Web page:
In 2010 MSZP started off with five women out of 48 members, but then they lost three of them. Katalin Szili became an independent while Ágnes Vadai and Erika Szűcs joined the Demokratikus Koalíció. Today MSZP has only two female members of parliament, Dr. Mónika Lamperth and Ildikó Lendvai. Both are old hands in politics. They have served as MPs ever since 1994. I mention these two women’s experience because one of the most striking things about the Fidesz women in parliament is that the majority of them (65%) had no previous parliamentary experience. They are newcomers. Admittedly, there are many new members among the men as well, but only about 55% of them had no parliamentary experience. So the women’s inexperience further adds to their subordination and lessens the weight of their opinions. To finish up the wall of shame, Jobbik has 3 women out of 45 members and the Christian Democrats have 2 out of 37.
The only party that has a respectable proportion of female MPs is LMP. They have 15 members, 6 of whom are women. Originally there were only 5 women among them but a few days ago one of their male members resigned and the decision was made to replace him with a woman. Thus 40% of the LMP delegation is made up of women–in essence a Nordic statistic.
What are the main characteristics of Fidesz women as opposed to the women in MSZP, LMP, and DK? First and foremost, they are less well educated. There are at least three who have no higher education at all. There are several who are elementary school teachers. Many finished only “főiskola,” a three-year program, instead of university. I found only one woman in the caucus who has a law degree. Several majored in economics and there are a couple of physicians. I found only two Fidesz female MPs who studied subjects that could be considered to fall under the category of the classical “liberal arts education.”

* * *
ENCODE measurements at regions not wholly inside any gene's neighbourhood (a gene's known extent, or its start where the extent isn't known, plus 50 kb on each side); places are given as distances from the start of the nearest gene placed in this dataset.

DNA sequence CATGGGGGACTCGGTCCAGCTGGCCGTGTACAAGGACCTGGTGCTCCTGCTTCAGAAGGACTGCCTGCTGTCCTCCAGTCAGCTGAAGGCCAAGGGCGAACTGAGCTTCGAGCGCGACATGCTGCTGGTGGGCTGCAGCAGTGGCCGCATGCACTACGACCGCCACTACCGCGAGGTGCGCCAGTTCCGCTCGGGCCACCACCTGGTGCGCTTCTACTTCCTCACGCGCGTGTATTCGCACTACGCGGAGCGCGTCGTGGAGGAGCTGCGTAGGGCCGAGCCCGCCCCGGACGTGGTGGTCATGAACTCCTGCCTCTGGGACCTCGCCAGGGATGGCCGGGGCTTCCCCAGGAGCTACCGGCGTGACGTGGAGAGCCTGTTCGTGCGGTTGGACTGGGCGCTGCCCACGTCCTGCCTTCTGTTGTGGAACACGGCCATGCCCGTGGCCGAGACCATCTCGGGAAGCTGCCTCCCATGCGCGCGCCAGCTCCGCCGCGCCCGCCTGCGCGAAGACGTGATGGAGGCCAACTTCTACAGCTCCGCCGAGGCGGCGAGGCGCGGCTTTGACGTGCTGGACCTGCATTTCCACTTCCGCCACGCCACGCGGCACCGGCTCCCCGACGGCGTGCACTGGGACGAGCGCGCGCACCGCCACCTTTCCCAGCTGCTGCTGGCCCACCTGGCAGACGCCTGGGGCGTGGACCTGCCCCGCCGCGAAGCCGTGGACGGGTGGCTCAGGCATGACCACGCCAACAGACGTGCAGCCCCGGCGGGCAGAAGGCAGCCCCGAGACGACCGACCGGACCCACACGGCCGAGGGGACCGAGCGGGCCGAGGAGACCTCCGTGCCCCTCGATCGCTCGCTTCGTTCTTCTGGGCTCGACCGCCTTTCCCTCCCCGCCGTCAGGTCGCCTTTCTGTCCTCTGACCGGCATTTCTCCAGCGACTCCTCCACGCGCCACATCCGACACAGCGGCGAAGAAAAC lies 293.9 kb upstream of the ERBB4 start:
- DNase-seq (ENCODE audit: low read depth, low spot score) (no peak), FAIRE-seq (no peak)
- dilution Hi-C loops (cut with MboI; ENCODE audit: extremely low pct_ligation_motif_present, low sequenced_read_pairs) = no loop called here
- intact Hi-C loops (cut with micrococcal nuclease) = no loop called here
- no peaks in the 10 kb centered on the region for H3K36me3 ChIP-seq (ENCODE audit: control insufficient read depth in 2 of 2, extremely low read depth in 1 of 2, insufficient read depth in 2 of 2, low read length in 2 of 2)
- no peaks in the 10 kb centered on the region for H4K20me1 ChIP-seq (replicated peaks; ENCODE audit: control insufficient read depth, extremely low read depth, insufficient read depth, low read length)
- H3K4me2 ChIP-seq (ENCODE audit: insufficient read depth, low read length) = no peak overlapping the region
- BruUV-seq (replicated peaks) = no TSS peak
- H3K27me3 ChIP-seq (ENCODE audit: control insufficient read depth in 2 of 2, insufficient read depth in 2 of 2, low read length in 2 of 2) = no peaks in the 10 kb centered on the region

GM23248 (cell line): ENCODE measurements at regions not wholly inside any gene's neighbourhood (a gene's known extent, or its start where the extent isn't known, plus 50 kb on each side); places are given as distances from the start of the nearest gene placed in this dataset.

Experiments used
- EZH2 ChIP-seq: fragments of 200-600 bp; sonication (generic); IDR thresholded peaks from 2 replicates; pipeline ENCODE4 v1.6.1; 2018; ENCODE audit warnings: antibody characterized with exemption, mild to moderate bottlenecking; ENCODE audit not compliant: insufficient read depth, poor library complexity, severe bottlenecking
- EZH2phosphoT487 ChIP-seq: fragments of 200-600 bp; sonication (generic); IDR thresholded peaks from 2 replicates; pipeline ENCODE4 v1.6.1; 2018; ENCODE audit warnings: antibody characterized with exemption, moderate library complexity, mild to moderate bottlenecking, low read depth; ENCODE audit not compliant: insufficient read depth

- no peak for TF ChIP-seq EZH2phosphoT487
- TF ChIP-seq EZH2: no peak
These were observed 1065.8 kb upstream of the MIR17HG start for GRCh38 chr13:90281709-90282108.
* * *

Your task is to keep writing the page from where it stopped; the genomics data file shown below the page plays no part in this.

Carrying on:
Another observation is that most of them were born and studied outside of Budapest. I counted at least 14 out of the 20. It also struck me that many Fidesz women picked a rather complicated combination for their official name. For example, Bábiné Szottfried Gabriella. That to me signals a more conservative, traditional mindset. This custom can result in rather funny combinations. Here is one: Czunyiné Dr. Bertalan Judit. This particular MP teaches Hungarian linguistics and literature at the college level. So she has a Ph.D. but her husband obviously doesn’t. Another better known Fidesz MP is Pelczné Dr. Gáll Ildikó. There are others who are quite satisfied with being no more than – né. For example, Józsefné Mágori.
It is hard to know on what basis Viktor Orbán picked the new members of parliament. The ones with experience are Ilona Ékes, Dr. Márta Mátrai, Dr. Ágnes Molnár, Pelczné Ildikó Gáll, Gabriella Selmeczi, Dr. Erika Szabó (who started her career in SZDSZ), and Mária Wittner. The freshman class of women just seems designed to keep the numbers from sinking into oblivion.
So far, the Fidesz female MPs don’t disturb much water. On the other hand, Ildikó Lendvai of MSZP, Ágnes Vadai of DK, and practically the entire female contingent of LMP are very active. The male Fidesz and Christian Democratic members hate them for it. These women are the ones who receive most of the abuse from the right side of the aisle.